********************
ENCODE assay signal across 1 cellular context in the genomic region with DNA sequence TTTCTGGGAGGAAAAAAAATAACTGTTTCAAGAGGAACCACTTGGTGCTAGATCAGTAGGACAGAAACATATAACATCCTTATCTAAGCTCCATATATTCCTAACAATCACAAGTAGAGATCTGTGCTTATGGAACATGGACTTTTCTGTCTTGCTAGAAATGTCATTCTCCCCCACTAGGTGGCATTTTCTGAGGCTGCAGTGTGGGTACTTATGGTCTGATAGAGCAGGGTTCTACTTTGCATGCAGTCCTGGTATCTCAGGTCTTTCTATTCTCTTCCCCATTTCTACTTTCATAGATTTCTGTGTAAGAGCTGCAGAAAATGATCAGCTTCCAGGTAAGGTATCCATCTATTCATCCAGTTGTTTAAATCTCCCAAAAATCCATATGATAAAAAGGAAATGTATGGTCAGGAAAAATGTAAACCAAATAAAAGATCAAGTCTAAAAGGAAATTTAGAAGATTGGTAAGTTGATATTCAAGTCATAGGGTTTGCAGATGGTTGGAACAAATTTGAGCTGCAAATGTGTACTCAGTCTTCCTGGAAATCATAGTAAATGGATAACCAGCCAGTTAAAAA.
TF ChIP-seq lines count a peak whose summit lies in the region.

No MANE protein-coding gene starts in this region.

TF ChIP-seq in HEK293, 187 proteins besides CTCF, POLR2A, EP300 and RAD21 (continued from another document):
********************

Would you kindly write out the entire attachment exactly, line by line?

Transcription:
ENCODE assay signal across 1 cellular context in the genomic region with DNA sequence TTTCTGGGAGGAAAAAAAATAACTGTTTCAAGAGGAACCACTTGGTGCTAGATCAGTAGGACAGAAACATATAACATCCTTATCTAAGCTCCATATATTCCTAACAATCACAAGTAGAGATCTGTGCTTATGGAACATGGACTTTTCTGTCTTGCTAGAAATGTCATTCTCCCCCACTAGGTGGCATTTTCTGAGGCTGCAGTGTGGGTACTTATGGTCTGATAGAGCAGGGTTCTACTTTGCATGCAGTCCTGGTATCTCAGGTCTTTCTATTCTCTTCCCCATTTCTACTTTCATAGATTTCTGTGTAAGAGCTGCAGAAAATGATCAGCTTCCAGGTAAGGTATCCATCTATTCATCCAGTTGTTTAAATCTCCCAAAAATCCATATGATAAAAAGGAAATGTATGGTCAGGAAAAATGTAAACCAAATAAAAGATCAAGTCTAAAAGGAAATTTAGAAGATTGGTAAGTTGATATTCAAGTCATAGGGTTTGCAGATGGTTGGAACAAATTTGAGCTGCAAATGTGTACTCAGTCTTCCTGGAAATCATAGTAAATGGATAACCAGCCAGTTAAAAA.
TF ChIP-seq lines count a peak whose summit lies in the region.

No MANE protein-coding gene starts in this region.

TF ChIP-seq in HEK293, 187 proteins besides CTCF, POLR2A, EP300 and RAD21 (continued from another document):